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Home arrow Engineering arrow Measuring Electronic Word-of-Mouth Effectiveness: Developing and Applying the eWOM Trust Scale
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Conceptualizing Trust in eWOM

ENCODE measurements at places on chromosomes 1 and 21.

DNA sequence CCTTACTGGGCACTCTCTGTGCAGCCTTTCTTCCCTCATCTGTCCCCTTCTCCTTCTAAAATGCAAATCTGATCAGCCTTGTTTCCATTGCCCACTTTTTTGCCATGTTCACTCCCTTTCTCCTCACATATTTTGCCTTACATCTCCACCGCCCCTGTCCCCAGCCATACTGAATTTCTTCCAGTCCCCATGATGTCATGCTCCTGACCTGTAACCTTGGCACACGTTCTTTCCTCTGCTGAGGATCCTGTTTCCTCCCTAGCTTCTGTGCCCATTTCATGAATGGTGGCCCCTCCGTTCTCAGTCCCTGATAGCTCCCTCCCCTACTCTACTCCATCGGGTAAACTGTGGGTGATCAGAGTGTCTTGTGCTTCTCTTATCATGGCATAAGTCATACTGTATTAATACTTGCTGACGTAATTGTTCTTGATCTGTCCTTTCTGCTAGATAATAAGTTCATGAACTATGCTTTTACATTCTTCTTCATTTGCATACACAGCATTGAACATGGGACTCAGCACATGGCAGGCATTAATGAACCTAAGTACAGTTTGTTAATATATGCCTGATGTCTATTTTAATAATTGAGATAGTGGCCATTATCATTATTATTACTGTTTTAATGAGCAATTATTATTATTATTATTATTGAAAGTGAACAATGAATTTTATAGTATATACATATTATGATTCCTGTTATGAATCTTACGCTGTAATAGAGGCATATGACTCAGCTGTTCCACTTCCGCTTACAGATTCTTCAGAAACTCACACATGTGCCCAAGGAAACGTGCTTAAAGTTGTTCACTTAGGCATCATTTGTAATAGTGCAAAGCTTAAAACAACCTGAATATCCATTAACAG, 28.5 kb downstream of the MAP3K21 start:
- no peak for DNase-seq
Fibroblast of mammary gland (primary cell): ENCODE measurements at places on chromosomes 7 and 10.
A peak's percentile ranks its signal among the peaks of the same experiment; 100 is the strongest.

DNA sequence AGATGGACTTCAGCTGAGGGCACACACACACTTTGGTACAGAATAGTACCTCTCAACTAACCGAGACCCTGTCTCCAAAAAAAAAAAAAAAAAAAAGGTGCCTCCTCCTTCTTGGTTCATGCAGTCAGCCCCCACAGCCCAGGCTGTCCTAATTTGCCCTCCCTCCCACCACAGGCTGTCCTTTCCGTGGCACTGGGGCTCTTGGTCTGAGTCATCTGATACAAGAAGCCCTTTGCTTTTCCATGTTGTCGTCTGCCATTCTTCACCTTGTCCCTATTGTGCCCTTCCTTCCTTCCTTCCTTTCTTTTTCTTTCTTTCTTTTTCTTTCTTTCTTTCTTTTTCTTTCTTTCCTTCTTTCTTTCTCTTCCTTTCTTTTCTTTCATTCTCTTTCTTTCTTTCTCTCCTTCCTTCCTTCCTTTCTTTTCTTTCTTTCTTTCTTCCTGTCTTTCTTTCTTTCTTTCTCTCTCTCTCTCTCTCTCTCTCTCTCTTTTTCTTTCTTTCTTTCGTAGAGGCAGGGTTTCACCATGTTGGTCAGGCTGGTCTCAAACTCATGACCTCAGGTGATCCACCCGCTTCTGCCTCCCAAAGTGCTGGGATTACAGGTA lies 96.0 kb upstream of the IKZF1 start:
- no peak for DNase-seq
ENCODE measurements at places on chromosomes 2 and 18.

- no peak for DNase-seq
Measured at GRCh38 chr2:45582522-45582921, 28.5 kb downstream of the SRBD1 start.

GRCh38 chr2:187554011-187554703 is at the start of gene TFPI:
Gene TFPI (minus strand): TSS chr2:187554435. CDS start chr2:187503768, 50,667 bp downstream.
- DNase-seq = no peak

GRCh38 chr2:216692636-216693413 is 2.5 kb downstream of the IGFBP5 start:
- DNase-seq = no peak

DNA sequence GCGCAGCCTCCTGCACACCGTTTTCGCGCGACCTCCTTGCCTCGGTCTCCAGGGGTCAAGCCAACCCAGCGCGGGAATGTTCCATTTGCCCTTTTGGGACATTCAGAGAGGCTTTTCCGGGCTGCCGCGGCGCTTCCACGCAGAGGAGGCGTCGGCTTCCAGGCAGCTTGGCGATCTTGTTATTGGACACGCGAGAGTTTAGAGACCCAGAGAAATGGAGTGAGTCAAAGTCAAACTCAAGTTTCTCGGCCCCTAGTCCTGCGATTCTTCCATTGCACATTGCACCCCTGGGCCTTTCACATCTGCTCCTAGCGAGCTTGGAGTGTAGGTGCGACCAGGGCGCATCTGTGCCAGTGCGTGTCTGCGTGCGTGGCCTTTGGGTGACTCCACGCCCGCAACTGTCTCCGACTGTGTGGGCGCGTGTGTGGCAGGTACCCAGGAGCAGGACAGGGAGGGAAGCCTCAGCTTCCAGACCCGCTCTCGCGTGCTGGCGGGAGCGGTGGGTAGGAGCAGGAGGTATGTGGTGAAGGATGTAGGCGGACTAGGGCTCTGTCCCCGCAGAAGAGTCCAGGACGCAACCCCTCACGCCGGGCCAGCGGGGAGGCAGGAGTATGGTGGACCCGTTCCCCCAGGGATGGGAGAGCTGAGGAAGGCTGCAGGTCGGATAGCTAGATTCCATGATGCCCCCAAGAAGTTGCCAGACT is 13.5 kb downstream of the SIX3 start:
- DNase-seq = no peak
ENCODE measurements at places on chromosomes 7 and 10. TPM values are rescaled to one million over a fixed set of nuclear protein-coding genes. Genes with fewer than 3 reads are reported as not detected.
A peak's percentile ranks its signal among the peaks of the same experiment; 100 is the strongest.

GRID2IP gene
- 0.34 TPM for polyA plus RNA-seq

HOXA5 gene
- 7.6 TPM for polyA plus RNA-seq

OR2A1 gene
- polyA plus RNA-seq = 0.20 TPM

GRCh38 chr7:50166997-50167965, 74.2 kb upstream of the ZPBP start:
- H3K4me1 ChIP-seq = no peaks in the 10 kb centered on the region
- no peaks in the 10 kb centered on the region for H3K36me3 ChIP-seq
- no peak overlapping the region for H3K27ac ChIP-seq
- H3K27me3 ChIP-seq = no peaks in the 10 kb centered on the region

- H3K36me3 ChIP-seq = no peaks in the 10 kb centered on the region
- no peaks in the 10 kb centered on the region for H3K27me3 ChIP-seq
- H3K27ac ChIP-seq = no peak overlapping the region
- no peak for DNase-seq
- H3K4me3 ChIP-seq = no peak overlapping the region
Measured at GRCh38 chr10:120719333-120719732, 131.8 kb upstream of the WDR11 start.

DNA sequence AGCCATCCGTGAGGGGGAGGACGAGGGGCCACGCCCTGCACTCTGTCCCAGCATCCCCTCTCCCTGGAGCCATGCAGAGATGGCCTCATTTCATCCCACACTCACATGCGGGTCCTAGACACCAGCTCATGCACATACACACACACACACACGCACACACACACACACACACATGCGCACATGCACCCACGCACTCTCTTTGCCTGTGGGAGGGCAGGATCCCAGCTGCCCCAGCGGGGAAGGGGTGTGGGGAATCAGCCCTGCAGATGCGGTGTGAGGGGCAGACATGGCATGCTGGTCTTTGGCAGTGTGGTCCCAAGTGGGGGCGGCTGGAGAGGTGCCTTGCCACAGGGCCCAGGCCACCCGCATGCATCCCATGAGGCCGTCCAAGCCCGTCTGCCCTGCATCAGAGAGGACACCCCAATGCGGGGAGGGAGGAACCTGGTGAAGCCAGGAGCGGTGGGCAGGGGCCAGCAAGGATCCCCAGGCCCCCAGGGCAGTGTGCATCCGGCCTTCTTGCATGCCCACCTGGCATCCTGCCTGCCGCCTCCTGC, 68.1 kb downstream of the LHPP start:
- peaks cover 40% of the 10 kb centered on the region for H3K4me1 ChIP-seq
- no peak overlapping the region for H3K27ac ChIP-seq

eWOM trust is understood in this research as a latent construct which precedes consumer eWOM behaviours and acts as a guidelined related choices. Diamantopoulos et al. (2008, p. 1204) define latent constructs (or variables) as “phenomena of theoretical interest which cannot be directly observed and have to be assessed by manifest measures which are observable”. According to Nunnally and Bernstein (1994, p. 85), “such a variable is literally something that scientists 'construct' (put together from their own imaginations) and which does not exist as an observable dimension of behaviour”. Hence, a comprehensive conceptualization of the construct of interest as a first step is critical in any measure development process (DeVellis, 2012; Kaplan, 1964; Netemeyer et al., 2003; Schwab, 1980). By following the notion of James and Jones (James & Jones, 1974), Schwab (1980) emphasizes that the definition of the conceptual meaning and the theoretical boundaries of a construct should have supreme priority in substantive research endeavors. Albers and Hildebrandt (2006) state that the importance of a clear conceptual definition often remains unrecognized by researchers. Hence, in order to overcome this problem, the following section aims to clarify the domain of the discussed construct, the construct itself and its composition. By building on theoretical insights and conclusions of the previous literature review, this thesis attempts to provide a conceptual framework that enables a multi-layer analysis of eWOM trust and allows the integration of key trust concepts and different types of trust that have their theoretical origins in different academic disciplines.

 
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